Our everyday lives are not less than a battleground. It is filled with endless tasks at home and work, balancing friends, family and career, and dealing with mental and emotional stress. All this often makes us feel overwhelmed, burned out, and at times hopeless and depressed.
All this makes us feel cluttered, so one should try meditation to de-clutter one’s life and mind.
What is meditation?
The meaning of meditation has been described by many in many different ways.
The famous definition by Swami Vivekananda that meditation is `thinking of God with the help of a mantra` explains that it is mainly a process where one focuses their mind on a single idea. It can be anything from focusing on breathing to chanting a prayer or repeating a mantra (words that are used in meditation).
While others describe it in ways other than that, like to train the mind to be more attentive or teach it to be calm and be more compassionate.
Whereas, Manduka and Szmigiel have described meditation to be the art of living with full awareness.
But all in all, it can be said that with meditation, you are trying to train your mind a certain way and establish some order in it, either by silencing your thoughts or letting them pass through without any judgment.
History of meditation
Beforelooking further into the how and why of meditation, let’s take a sneak peek at its history and understand it a bit better.
Meditation has its roots thousands of years back. It is said that one of the earliest texts on meditation was written by Patanjali around 2000 BC. He was a philosopher who lived in India and was involved in writing down sutras (aphorisms) which were passed through oral teachings for thousands of years.
It also features in other eastern philosophies such as Buddhism, Taoism and Hinduism. They all have their variations of meditation techniques but the objective is always the same – To reach a state of complete peace or bliss by silencing your thoughts or accepting them without judging them.
Meditation has played a vital role in ancient times by helping people achieve a certain mental harmony with themselves and their surroundings.
And then we think about how it has found such widespread following in the west. So this is how it happened…
Meditation made its first appearance in the west with Dr. Richard Alpert (Ram Dass) and Timothy Leary, who visited India for the first time during their Harvard days. There they learned about meditation and started practicing it religiously as a part of Transcendental Meditation (TM). Transcendental meditation is focusing your mind by repeatedly iterating a mantra.
The winds of meditation spread globally during the late 1960s when LSD and other’ mind expanding’ drugs were popular. It was Leary who brought Transcendental Meditation to the west through his book ‘The Mucal,’ published in 1964, where he introduced it as an alternative way of thinking about things, a kind of spiritual exercise.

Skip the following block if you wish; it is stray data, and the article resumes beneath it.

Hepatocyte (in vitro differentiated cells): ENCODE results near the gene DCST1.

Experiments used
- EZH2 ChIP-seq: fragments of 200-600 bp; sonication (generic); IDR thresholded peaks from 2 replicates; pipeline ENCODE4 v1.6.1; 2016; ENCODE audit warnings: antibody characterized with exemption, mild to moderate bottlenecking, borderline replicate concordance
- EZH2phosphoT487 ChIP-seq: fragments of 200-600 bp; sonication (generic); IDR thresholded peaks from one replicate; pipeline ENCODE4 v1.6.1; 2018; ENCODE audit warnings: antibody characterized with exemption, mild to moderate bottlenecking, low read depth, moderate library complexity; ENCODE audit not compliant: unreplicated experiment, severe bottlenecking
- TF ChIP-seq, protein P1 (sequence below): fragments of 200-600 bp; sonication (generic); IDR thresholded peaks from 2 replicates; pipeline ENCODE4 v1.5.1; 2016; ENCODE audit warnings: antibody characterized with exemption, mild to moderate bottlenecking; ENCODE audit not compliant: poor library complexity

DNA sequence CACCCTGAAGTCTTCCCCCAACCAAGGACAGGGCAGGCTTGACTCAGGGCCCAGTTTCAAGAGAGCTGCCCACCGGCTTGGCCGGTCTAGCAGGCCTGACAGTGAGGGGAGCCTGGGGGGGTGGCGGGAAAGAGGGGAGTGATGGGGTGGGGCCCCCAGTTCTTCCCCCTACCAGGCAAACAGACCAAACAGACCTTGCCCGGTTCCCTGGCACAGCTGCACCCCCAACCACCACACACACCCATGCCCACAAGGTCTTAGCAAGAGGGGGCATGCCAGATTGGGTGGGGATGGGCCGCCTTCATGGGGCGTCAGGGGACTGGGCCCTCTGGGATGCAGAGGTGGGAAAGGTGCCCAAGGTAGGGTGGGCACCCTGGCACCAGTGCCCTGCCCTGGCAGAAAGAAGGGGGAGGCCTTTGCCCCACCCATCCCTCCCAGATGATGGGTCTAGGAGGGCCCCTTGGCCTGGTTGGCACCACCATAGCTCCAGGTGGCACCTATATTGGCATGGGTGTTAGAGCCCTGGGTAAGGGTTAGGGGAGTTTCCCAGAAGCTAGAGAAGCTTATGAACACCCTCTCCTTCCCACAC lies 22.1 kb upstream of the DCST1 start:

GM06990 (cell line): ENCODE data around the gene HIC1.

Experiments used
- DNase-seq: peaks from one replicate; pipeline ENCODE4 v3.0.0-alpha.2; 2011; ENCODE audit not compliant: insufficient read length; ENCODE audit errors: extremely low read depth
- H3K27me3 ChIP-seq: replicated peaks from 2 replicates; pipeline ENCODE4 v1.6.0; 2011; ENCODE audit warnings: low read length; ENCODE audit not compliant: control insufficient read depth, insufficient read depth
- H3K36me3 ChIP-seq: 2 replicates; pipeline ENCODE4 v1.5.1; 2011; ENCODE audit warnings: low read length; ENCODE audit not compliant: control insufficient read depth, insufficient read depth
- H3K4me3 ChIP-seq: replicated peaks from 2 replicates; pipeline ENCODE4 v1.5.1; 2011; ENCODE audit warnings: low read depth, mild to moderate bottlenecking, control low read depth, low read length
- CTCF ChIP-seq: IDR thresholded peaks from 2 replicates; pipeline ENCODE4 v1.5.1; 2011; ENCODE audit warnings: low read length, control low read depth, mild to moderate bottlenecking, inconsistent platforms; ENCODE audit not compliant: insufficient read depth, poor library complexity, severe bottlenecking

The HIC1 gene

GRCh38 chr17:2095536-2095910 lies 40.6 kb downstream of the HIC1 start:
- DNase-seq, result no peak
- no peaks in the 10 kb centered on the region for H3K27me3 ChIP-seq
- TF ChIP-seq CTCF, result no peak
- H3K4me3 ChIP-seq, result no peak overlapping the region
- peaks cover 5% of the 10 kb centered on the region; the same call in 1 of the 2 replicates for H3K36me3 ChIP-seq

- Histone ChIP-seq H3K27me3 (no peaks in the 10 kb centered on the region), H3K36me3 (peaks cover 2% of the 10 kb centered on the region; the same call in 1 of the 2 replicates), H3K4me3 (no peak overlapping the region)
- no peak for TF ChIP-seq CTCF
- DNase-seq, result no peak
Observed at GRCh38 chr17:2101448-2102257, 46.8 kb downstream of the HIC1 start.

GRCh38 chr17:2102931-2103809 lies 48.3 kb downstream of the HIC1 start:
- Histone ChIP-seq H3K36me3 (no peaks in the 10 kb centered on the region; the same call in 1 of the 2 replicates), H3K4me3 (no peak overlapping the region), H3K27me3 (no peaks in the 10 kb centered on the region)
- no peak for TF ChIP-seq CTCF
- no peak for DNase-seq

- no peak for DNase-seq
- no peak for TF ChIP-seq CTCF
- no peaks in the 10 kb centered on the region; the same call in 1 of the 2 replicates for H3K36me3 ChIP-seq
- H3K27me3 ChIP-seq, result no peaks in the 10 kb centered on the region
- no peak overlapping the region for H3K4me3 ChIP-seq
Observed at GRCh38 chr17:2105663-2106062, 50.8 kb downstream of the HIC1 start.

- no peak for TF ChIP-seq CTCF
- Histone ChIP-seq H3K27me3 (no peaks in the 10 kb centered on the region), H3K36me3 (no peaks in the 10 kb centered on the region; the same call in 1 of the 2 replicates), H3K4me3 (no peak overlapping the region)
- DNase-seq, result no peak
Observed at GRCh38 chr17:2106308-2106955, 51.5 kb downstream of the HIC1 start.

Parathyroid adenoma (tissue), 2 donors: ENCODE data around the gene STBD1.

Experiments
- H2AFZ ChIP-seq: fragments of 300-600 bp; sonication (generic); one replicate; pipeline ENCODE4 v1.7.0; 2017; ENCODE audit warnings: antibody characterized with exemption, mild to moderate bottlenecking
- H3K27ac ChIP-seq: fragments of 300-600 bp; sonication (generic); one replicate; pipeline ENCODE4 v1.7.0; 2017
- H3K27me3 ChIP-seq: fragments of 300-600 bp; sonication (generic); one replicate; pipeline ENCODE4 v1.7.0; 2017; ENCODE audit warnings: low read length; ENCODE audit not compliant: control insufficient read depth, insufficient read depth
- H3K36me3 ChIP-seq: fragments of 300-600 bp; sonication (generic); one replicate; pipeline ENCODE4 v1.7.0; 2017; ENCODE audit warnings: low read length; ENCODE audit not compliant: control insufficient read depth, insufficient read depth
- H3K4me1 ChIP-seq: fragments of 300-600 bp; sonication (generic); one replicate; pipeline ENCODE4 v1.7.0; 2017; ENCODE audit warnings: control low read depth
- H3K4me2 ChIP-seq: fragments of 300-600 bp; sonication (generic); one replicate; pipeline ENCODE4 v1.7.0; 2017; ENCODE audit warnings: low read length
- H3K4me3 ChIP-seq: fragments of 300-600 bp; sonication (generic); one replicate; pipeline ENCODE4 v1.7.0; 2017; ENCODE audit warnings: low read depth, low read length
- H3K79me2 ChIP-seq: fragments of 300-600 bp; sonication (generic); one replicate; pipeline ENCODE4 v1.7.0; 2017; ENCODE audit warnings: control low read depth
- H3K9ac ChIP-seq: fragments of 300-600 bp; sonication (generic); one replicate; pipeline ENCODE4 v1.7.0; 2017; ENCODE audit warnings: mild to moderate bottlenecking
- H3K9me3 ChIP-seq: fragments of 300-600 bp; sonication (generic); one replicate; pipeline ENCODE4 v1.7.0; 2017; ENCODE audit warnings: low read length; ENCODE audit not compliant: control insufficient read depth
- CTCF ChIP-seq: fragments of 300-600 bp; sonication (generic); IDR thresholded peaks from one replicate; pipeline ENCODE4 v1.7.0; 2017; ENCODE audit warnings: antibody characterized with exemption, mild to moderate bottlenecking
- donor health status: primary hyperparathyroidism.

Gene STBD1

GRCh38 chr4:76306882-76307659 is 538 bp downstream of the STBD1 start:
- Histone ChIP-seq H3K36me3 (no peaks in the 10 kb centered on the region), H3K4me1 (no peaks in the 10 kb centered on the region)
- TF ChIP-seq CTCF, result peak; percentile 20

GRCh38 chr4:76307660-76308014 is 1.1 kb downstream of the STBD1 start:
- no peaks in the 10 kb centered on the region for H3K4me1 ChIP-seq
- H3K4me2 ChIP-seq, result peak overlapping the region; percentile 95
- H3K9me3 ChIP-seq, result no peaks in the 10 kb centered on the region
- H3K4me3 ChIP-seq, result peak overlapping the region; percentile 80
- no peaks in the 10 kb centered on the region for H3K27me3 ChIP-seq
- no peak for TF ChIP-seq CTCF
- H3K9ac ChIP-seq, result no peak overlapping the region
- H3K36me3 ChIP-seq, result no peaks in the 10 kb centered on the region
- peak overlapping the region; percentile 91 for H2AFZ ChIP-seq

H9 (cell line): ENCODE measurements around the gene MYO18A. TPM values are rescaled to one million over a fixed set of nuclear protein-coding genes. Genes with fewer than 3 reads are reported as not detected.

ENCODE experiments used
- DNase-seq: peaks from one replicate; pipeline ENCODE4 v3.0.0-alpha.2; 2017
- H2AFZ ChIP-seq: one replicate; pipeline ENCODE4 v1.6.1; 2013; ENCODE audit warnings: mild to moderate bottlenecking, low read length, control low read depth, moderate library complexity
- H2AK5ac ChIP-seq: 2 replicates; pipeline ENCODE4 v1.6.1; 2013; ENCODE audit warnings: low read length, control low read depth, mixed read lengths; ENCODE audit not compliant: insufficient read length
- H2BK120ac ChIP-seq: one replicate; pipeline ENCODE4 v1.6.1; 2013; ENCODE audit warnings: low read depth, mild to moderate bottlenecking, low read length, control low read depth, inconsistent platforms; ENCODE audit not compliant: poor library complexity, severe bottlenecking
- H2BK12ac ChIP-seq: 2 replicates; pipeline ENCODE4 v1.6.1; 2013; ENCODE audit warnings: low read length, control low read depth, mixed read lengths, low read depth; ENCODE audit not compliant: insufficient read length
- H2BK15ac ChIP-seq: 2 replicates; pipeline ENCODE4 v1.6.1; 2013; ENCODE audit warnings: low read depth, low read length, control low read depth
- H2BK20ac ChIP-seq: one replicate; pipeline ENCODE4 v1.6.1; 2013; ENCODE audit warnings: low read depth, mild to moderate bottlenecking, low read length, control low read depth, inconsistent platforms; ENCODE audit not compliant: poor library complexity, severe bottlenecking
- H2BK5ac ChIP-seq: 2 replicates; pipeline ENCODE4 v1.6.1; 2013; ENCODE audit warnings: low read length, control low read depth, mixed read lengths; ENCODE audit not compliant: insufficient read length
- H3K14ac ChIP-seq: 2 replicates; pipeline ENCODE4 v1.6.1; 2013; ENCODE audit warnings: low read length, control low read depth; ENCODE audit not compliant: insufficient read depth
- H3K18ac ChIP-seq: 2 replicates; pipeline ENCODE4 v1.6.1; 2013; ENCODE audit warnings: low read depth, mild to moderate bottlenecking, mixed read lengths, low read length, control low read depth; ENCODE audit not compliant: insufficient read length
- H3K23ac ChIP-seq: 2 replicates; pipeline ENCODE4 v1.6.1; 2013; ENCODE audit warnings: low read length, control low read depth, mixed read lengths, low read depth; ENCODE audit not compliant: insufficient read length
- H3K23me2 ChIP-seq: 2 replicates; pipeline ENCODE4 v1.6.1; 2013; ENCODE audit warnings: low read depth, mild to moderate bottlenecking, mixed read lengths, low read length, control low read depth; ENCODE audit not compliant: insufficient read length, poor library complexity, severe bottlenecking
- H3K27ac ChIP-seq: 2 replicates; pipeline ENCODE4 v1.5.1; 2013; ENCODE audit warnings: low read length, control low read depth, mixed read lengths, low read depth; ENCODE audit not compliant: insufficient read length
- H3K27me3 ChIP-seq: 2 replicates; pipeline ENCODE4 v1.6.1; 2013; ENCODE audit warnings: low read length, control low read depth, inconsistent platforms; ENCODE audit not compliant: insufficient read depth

But that is not all that is there to meditation. It also includes practices like yoga, tai chi and qigong. Nowadays, you can find various meditation techniques available according to your local community and personal preference.
But is there any scientific evidence supporting the use of meditation as an effective treatment? Can it make a difference in our lives? Find out in the next section.
Why Meditate? (aka the benefits of meditation)
There are many benefits to meditation, including:
1. Increased Focus and Concentration:
Meditation improves your ability to focus by quieting the mind and reducing distractions. This is especially helpful in stressful times when every distraction matters!
2. Reduced Stress, Anxiety and Depression:
Evidence suggests that meditation can alter brain chemistry, making it easier to manage stress, anxiety and depression. People suffering from clinical depression usually have increased levels of cortisol and adrenaline. By controlling these hormones with meditation, it’s possible to decrease stress and increase positive feelings.
3. Increased Energy and Happier Moods:
Practicing Transcendental Meditation is said to provide a long-lasting source of energy by balancing the nervous system. It also helps prevent depression and negative mood swings.
4. Helps in increasing one’s imagination and creativity:
This is crucial for people who are tired of working with the same old ideas. For example, artists will benefit from this because they can now create their own visual effects without being bothered by negative thoughts and images. Meditation improves creativity because it encourages more random pattern thinking.
5. Reduces slow-wave sleep:
Though some may argue that meditation reduces REM sleep, the overall amount of slow-wave sleep actually increases with TM practice. This is good for people who have insomnia and need to replenish their energy supply before going back to work. Additionally, this may also be beneficial for senior citizens because it can help reduce their risk of suffering through a stroke or heart attack due to poor sleep quality.
6. Increases Self-Awareness:
Meditation helps in improving one’s self-awareness by focusing on breathing, emotions, thoughts and body sensations. This allows people to be aware of their feelings as they experience various situations, which can further help develop self-control over their behavior.